Statistics show that the extreme right is a stubborn headache for many of the former communist states. Recent months have seen an increase in violent crimes committed by neo-Nazis - and, worryingly, support for far-right groups has propelled them into the political mainstream.
In September the NPD (National Democratic party of Germany) won seats in Mecklenburg-Western Pomerania's regional parliament after taking a surprising 7% of the vote. The party, which has praised Hitler and has an openly racist stance, is also represented in the local parliament in Hoyerswerda's state of Saxony.
Dorit Baumeister, 40, an energetic Hoyerswerda-based architect, painted a bleak picture: "Anyone who is young and active leaves. Left behind are the social problems: drug abuse, alcoholism, vandalism and aggression. There's a deep feeling of hopelessness."
Ms Baumeister knows her subject well. Among a variety of local projects, she has worked with young people to find different uses for the newly emptied parts of the town centre. She grew up in Hoyerswerda New Town, more specifically in Living Complex No 8, one of the 50s and 60s tower blocks that were erected during the boom years of the coal mining firm Black Pump - the former motor of the local economy.
In those days it had a vibrant atmosphere, said Ms Baumeister, who moved to the New Town with her parents in 1968. "These blocks were once the epitome of modern living," she said. But since 1989, some 6,000 New Town flats have been demolished and many others stand empty.
A stone's throw from the father and child mural, bulldozers shift piles of rubble that include twisted window frames and lumps of wallpapered concrete. There are new grassy patches of wasteland where family homes once stood.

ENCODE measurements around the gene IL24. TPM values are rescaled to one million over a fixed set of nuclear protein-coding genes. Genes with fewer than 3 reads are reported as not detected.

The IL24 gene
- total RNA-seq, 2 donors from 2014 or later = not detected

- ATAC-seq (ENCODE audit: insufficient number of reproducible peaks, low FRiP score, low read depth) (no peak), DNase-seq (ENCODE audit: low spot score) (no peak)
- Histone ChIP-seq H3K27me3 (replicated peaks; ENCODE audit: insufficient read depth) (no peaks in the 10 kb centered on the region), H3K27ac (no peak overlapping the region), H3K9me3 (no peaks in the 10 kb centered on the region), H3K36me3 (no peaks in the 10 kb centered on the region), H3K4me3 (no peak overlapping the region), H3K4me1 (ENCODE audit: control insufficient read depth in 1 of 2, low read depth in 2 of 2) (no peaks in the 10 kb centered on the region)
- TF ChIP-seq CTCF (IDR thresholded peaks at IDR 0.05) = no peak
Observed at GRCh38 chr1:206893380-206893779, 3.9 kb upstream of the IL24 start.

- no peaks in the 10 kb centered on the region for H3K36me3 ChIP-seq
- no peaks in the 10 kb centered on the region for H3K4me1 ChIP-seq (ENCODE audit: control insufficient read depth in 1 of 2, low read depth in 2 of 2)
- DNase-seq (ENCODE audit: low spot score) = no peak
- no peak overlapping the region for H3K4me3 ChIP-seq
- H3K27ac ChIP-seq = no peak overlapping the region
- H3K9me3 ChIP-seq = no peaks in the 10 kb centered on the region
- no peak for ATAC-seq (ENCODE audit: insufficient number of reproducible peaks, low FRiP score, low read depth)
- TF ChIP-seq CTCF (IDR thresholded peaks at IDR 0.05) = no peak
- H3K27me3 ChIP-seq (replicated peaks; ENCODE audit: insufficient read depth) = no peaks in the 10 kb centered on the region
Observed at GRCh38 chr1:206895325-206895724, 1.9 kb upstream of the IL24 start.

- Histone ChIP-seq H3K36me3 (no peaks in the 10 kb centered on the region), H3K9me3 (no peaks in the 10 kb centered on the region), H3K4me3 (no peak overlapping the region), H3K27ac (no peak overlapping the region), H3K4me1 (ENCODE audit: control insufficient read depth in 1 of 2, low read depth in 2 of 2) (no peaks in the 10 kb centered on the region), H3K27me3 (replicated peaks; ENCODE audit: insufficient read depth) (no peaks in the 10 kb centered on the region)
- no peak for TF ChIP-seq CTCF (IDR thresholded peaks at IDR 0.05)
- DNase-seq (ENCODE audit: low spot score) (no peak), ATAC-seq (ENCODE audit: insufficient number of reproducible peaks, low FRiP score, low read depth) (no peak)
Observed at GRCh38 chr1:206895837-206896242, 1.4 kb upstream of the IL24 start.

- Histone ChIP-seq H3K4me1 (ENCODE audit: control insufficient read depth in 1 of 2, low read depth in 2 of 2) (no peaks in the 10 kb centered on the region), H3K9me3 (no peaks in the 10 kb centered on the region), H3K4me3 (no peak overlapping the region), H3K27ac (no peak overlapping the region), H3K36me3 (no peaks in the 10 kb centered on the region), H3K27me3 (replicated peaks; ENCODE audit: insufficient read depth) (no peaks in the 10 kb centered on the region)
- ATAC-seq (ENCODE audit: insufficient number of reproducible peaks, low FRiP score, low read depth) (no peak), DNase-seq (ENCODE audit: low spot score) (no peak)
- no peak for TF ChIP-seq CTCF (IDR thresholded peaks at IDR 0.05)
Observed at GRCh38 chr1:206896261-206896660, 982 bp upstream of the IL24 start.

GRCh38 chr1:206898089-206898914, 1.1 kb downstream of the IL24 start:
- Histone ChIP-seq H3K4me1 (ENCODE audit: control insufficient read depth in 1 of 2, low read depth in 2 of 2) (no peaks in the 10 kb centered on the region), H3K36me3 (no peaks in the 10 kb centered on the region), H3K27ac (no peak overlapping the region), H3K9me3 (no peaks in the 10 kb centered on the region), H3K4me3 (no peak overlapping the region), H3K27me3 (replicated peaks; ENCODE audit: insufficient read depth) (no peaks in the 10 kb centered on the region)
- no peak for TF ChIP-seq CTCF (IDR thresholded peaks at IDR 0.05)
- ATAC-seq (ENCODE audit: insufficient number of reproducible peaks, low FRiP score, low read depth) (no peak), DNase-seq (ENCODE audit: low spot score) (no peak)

On the other side of the river, the streets winding off the main square in the Old Town are freshly anointed in pastel shades, but empty. For every shop that is open there is another one boarded up or with a To Let sign. One handwritten sign reads: "To rent immediately - very cheap".
In her office, located not far from the town hall, Ms Baumeister said the closure of shops was something the city would have to get used to.
"Here politicians still talk about growth," she said. "But we need a big rethink. Our city isn't about growth but shrinking. It's about vacant buildings. It's a painful process but it is the reality, and it's here to stay."
But while demographers and politicians fret about the east's future, environmentalists point to a silver lining.
Two decades ago, dust from coal mines dyed snow settling in Hoyerswerda a dirty charcoal. Today east Germany's fresh air and low population density is attracting new inhabitants - wolves and lynxes are back.
Former eastern states are also witnessing the fledgling development of ecotourism. Brandenburg, the state surrounding Berlin, has discovered a new sense of purpose as a green haven for city dwellers.
Hoyerswerda's town mayor, Horst- Dieter Brähmig, who has just retired, sees tourism as a big chance for his region. He describes the process of depopulation as a "growing-up phase that we can deal with" and hands over glossy brochures about a venture to create Europe 's largest artificial lake district. Water sports, cycle lanes, golf and science-fiction floating holiday apartments are all featured.
"Tourism was never our big plan but this is a great opportunity. We've already had a rise in the number of visitors to the area," said Mr Brähmig.